Knce will speak on "Strength Th
First Church of Christ, Scie
Sunday services at 10:30 a.m.
ject: "Everlasting Punishment."
day School at 11:45 a.m.
- Daily Photo by Merriman
Braving laughter and derisive shouts of acquaintances, these three
lads astounded observers by appearing on the campus yesterday after-
noon attired for "big doin's." As they were pausing on the front steps of
Angell Hall for one last cigarette before entering the building for some
intensive studying, a photographer made a record of their daring man-
ner of dressing, showing (left to right) John Fauver, '43E; Ed Gustaf-
son, '43, and Ed Zahn, '43.
The tails-clad gentlemen claimed that they were wearing the eve-
ning clothes to air out the "moth ball smell" before going to the Inter-
fraternity Ball Friday evening in the Union.
SU P PER
November 3, 1940
Pecan Waffle with Maple Syrup
Grilled Little Pig Sausage'
Orange Chiffon Pie
or Baked Apple
Union Special Club Sandwich
Layer Cake or Ice Cream
Fresh Mushroom Omelette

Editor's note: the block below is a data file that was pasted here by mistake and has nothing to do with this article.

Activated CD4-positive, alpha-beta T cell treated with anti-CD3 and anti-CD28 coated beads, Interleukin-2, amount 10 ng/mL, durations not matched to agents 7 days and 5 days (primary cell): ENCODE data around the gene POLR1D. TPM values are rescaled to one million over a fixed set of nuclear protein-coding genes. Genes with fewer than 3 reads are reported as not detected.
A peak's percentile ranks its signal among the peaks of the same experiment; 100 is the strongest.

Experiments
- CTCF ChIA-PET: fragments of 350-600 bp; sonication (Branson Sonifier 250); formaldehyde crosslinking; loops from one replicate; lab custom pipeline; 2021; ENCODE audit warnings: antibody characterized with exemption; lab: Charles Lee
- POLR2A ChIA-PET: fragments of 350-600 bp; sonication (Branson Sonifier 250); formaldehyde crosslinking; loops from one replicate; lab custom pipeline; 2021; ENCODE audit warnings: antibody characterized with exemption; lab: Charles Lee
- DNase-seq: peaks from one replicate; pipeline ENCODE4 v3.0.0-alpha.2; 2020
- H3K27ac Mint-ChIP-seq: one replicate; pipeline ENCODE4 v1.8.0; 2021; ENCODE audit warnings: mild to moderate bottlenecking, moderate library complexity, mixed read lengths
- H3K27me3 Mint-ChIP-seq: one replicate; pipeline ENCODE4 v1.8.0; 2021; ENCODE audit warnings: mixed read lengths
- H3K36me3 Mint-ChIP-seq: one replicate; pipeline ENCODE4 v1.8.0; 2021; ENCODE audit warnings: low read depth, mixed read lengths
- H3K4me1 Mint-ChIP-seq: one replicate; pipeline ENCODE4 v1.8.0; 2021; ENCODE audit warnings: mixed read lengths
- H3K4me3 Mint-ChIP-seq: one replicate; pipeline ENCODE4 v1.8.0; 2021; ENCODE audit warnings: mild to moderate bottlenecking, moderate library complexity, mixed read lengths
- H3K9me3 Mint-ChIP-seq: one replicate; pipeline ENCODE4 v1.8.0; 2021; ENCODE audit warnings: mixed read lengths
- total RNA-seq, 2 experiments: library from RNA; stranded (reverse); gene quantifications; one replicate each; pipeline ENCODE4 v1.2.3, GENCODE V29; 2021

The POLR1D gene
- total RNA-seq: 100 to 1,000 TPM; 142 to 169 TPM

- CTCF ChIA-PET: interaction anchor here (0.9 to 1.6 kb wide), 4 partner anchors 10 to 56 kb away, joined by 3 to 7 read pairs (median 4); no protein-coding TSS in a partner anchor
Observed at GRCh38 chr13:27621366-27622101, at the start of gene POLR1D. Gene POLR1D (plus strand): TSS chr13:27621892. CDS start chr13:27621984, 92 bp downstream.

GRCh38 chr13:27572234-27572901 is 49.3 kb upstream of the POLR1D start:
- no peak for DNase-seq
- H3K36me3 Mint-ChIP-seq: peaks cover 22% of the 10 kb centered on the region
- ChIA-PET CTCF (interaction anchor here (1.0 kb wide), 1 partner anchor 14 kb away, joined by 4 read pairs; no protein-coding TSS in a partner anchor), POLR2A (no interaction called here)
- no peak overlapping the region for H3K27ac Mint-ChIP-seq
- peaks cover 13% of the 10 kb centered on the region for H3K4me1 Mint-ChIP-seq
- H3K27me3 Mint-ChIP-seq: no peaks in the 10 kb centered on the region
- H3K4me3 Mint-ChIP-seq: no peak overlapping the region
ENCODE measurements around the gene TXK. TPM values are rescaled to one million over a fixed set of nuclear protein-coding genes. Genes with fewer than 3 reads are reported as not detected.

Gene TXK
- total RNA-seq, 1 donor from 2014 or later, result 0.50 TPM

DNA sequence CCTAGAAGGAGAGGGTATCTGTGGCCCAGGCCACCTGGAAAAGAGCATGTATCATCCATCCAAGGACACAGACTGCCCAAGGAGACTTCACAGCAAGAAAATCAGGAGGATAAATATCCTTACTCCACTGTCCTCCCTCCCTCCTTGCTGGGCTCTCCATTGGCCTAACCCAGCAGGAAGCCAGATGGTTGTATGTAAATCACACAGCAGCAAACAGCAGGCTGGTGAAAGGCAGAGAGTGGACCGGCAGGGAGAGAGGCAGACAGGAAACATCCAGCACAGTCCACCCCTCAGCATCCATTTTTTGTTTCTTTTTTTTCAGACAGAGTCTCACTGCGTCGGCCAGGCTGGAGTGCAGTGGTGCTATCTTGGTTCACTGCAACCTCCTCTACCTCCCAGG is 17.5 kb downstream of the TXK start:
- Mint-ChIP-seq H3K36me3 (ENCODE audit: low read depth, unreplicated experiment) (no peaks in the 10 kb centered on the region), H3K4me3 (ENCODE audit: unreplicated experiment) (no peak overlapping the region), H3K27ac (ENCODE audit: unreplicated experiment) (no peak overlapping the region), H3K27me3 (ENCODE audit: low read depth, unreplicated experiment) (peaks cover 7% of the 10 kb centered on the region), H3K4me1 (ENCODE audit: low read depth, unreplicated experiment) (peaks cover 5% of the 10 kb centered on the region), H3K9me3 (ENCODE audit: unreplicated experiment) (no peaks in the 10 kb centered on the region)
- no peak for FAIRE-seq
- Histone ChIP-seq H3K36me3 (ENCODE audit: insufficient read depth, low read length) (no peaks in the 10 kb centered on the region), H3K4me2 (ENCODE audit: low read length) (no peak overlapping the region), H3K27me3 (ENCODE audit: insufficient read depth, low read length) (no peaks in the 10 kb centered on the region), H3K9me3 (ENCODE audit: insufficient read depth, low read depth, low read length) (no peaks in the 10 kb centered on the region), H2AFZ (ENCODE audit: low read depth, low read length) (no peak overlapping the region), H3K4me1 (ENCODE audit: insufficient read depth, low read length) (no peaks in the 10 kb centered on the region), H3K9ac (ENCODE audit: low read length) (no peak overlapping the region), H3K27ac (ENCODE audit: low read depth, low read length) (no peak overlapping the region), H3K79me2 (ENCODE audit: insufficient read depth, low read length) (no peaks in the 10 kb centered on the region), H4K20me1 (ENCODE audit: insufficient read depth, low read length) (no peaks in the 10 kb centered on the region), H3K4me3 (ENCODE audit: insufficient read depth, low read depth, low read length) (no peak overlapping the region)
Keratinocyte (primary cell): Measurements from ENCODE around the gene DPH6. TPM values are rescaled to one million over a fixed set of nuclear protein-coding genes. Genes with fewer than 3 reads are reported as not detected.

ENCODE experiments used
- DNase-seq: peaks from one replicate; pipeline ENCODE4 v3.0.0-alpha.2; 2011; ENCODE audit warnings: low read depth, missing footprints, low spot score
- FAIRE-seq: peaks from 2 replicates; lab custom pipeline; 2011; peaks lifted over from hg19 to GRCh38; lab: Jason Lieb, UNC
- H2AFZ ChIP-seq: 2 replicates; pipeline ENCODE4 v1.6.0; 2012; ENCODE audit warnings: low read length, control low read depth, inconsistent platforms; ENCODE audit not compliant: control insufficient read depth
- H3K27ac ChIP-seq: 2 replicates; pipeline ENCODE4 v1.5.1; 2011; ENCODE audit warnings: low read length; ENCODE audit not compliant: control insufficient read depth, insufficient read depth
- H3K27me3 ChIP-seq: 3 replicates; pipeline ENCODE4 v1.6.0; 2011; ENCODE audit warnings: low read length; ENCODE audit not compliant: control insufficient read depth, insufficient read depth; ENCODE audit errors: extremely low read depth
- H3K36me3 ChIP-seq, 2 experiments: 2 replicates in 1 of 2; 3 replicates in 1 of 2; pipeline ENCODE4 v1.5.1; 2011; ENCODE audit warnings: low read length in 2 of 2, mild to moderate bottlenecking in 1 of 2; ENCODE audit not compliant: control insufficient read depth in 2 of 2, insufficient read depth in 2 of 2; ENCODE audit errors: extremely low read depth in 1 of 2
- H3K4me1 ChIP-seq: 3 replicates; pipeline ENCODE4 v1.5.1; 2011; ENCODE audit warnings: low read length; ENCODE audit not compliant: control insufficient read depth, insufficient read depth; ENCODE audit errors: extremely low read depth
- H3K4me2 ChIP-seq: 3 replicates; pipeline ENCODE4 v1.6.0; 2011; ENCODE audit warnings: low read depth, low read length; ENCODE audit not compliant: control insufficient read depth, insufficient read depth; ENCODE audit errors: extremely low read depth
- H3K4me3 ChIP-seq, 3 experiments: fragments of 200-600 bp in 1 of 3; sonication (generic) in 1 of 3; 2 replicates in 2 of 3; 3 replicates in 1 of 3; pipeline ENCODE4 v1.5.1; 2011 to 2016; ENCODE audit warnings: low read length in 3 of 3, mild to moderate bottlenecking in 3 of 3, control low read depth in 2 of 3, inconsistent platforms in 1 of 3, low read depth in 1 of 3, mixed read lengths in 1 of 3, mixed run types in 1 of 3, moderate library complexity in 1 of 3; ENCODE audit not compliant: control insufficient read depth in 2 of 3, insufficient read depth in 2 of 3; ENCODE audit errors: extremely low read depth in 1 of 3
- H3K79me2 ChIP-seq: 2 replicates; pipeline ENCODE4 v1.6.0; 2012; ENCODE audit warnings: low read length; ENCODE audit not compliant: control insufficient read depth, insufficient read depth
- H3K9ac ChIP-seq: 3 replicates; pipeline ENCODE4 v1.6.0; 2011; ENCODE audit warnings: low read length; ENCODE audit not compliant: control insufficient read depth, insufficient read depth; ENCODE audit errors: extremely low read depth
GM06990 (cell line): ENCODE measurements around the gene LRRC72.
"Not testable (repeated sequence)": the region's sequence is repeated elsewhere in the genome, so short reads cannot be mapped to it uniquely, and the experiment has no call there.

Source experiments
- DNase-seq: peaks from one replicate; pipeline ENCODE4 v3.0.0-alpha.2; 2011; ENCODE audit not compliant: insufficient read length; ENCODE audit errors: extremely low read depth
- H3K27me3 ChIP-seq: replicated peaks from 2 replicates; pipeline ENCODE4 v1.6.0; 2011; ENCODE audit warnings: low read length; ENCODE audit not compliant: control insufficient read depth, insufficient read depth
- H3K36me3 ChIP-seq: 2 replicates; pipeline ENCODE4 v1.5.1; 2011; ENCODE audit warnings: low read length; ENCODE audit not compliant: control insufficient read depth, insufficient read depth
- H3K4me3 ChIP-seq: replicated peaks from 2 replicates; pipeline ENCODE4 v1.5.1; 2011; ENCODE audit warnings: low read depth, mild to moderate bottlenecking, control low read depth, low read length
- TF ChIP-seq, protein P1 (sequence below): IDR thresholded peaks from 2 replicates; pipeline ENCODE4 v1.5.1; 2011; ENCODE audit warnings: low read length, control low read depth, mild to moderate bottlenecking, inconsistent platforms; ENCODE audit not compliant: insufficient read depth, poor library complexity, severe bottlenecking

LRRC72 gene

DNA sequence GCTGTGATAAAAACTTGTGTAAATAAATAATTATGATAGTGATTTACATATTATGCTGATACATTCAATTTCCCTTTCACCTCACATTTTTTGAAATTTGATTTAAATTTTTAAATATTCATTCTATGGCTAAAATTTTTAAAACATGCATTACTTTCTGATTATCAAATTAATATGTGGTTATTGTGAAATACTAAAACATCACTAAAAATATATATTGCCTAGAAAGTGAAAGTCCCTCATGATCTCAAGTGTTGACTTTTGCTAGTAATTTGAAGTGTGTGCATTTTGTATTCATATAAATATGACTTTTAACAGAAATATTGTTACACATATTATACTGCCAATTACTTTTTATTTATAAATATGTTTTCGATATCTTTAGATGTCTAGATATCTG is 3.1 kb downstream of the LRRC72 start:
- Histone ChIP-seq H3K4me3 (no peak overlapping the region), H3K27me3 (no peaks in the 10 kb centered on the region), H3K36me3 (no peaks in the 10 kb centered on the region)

French Fried Potatoes
Fresh Green Peas
Cocoanut Layer Cake
or Pineapple Sundae
Grilled Cubed Steak
Potatoes au Gratin
Carmel Nut Sundae
or Orange Chiffon Pie
6 to 7:30 o'clock
To Offer Program
Former School of Music student,
George Poinar, violinist, and Friede
Schumacher, pianist, will offer a re-
cital at 4:15 p.m. tomorrow in the
Lydia Mendelssohn Theatre.
Highlighting the program will be
the presentation of "Sonata" by Jack
Conklin, another former student. The
other selections which will be heard
are "Sonata in A major" by Mozart
and "Sonata in D minor" by Brahms.
Mr. Poinar, who received his B.M.
in violin in 1932 and his master's
degree in 1935, has been a student
at the Juilliard School and has stu-
died under both Hans Letz and Enes-
co. Since 1938 he has been director
of the 60-piece Conservatory Sym-
phony at Baldwin-Wallace College in
Ohio and head of the violin and en-
Jones To Lead Talk
"Science and Religion" will be the
topic of discussion led by Prof. Ken-
neth L. Jones of the Botany depart-
ment at the weekly SRA Roundtable
at 7:30 p.m. today in Lane Hall. The
Roundtable is open to all students and
following Professor Jones' talk an in-
formal discussion period will be held.
To the woman who wants
N HER HOME
We invite you to use this Detroit
Edison service. MEASURE your
light with a Light Meter. There4